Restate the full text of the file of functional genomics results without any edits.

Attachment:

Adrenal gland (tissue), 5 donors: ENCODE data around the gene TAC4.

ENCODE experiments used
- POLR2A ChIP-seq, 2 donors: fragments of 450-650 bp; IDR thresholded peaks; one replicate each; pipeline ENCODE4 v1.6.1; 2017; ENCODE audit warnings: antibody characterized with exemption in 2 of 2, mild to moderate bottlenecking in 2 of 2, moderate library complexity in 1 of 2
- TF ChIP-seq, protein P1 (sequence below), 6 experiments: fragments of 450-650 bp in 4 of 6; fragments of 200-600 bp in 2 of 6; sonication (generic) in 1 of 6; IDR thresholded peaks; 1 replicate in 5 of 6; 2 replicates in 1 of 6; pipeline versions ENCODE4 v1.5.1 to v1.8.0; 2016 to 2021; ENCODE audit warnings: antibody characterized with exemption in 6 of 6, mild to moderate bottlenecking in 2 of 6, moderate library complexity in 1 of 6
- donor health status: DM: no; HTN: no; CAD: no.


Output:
Adrenal gland (tissue), 5 donors: ENCODE data around the gene TAC4.

ENCODE experiments used
- POLR2A ChIP-seq, 2 donors: fragments of 450-650 bp; IDR thresholded peaks; one replicate each; pipeline ENCODE4 v1.6.1; 2017; ENCODE audit warnings: antibody characterized with exemption in 2 of 2, mild to moderate bottlenecking in 2 of 2, moderate library complexity in 1 of 2
- TF ChIP-seq, protein P1 (sequence below), 6 experiments: fragments of 450-650 bp in 4 of 6; fragments of 200-600 bp in 2 of 6; sonication (generic) in 1 of 6; IDR thresholded peaks; 1 replicate in 5 of 6; 2 replicates in 1 of 6; pipeline versions ENCODE4 v1.5.1 to v1.8.0; 2016 to 2021; ENCODE audit warnings: antibody characterized with exemption in 6 of 6, mild to moderate bottlenecking in 2 of 6, moderate library complexity in 1 of 6
- donor health status: DM: no; HTN: no; CAD: no.